Boot Environment Is Active Active Can Copy Name Complete Now On Reboot Delete Status -------------------------- -------- ------ --------- ------ ---------- sol-nv-87 yes yes yes no - sol-nv-85 yes no no yes -
So, first disk. First step remove the LU Boot Environment
Now, since nothing is using the disk, format and fdisk aren't going to complain. So, first thing, use fdisk to reduce the size of the Solaris partition. I just reduced it to 90% of the disk
fdisk c1t1d0p0 Total disk size is 36472 cylinders Cylinder size is 16065 (512 byte) blocks Cylinders Partition Status Type Start End Length % ========= ====== ============ ===== === ====== === 1 Solaris 1 32824 32824 90
And then recreated the Solaris layout with format
Current partition table (original): Total disk cylinders available: 32822 + 2 (reserved cylinders) Part Tag Flag Cylinders Size Blocks 0 root wm 132 - 1437 10.00GB (1306/0/0) 20980890 1 swap wu 1 - 131 1.00GB (131/0/0) 2104515 2 backup wu 0 - 32821 251.43GB (32822/0/0) 527285430 3 unassigned wu 0 0 (0/0/0) 0 4 unassigned wu 0 0 (0/0/0) 0 5 unassigned wu 0 0 (0/0/0) 0 6 unassigned wu 0 0 (0/0/0) 0 7 home wm 1438 - 32821 240.41GB (31384/0/0) 504183960 8 boot wu 0 - 0 7.84MB (1/0/0) 16065 9 unassigned wu 0 0 (0/0/0) 0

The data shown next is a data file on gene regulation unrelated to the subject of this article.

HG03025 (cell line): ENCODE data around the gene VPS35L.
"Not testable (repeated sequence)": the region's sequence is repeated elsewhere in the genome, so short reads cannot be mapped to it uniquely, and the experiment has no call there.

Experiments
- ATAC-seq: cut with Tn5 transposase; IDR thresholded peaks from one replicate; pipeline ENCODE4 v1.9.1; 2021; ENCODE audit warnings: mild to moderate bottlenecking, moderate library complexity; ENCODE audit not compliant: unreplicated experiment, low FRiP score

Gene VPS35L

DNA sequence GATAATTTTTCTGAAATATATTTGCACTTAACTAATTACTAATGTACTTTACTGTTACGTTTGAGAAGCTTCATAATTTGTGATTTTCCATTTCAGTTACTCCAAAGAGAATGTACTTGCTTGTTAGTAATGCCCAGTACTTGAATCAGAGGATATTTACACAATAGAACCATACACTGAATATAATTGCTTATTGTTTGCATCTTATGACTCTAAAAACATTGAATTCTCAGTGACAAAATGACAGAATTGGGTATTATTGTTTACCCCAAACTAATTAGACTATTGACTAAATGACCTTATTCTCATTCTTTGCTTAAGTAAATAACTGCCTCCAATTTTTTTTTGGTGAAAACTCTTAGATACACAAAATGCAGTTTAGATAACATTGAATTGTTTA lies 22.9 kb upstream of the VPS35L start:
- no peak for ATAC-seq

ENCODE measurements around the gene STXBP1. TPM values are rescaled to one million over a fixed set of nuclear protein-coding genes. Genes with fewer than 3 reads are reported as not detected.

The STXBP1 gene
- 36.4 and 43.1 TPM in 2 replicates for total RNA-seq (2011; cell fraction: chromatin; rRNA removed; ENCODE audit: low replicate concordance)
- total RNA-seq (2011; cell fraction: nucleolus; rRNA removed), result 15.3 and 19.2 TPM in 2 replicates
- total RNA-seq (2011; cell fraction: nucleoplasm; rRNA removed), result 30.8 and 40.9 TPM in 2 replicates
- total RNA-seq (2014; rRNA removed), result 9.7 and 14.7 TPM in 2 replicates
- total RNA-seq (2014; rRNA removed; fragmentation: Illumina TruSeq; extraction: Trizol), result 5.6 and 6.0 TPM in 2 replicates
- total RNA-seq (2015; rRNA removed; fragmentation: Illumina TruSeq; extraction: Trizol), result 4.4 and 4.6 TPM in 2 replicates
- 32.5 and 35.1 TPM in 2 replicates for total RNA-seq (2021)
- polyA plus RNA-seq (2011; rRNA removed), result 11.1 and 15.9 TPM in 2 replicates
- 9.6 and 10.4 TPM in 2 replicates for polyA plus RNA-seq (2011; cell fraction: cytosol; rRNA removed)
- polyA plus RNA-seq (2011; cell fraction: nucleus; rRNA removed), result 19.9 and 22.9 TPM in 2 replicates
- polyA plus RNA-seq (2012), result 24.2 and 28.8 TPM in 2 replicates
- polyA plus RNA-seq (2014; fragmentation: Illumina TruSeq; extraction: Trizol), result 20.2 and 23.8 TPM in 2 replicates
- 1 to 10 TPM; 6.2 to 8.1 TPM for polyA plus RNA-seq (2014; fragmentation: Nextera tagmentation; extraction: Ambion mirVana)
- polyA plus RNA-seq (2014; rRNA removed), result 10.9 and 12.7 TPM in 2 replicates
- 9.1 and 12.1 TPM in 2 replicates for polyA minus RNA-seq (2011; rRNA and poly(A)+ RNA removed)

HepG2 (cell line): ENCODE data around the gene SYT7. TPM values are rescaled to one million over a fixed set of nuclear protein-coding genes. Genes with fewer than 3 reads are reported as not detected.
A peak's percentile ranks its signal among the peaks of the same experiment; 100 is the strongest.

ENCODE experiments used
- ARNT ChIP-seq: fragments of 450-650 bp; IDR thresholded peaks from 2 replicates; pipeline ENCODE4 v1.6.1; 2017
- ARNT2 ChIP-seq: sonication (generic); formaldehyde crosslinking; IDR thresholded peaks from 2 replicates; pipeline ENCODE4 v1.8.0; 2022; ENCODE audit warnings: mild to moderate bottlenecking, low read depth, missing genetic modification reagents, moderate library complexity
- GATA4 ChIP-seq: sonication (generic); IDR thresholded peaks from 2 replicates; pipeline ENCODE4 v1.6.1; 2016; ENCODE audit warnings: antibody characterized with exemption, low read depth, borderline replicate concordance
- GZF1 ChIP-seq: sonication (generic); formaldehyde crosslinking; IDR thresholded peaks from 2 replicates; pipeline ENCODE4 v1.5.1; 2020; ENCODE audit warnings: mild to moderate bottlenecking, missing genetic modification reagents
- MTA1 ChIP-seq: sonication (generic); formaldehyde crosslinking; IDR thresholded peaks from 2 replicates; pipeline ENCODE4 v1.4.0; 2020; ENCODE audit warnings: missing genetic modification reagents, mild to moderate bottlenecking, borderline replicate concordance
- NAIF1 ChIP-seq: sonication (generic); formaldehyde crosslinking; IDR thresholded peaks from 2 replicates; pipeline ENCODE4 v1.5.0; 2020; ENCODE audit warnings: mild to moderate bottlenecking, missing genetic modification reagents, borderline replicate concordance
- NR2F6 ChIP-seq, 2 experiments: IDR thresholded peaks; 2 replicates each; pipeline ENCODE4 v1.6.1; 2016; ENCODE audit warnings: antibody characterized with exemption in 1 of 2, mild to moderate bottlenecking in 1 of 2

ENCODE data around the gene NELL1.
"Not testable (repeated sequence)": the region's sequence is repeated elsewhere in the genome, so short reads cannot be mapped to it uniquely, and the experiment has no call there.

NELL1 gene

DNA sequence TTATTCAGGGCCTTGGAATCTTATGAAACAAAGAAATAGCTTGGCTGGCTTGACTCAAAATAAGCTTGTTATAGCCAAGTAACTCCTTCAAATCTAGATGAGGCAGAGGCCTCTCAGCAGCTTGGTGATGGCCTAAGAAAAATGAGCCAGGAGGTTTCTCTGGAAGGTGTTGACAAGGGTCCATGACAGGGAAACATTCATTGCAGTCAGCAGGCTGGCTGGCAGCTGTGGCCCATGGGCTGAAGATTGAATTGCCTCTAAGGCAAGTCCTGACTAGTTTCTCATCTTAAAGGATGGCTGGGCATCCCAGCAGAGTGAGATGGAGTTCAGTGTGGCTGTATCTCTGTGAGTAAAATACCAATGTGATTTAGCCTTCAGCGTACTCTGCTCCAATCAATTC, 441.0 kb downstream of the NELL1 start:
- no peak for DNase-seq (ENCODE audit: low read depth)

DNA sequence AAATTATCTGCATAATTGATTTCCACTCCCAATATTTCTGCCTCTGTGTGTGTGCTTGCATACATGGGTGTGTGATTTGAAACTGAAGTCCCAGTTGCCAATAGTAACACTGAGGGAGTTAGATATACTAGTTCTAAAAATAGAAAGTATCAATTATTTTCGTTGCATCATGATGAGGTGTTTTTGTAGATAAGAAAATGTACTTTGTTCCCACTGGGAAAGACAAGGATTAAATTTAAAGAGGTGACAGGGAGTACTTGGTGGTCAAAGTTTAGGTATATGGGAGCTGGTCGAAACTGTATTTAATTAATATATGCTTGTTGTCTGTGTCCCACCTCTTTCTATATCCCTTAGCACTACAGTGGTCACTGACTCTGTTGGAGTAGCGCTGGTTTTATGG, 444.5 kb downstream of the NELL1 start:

And finally, recreate the Boot Environment. I just made the new Boot Environment a copy of the current Boot Envionment, which happens to be Nevada/SXDE Build 87
lucreate -m /:/dev/dsk/c1t1d0s0:ufs -m -:/dev/dsk/c1t1d0s1:swap -n sol-nv-87-copy
And activate it and boot into it
luactivate sol-nv-87-copy init 6
All pretty straight forward so far. Now here comes what ends up being the sticky part. You would think that since I was booted into the new Boot Environment, that I could delete the old Boot Environment, and do to the same thing, but...
ludelete sol-nv-87 The boot environment
contains the GRUB menu. Attempting to relocate the GRUB menu. ERROR: No suitable candidate slice for GRUB menu on boot disk: INFORMATION: You will need to create a new Live Upgrade boot environment on the boot disk to find a new candidate for the GRUB menu. ERROR: Cannot relocate the GRUB menu in boot environment . ERROR: Cannot delete boot environment . Unable to delete boot environment.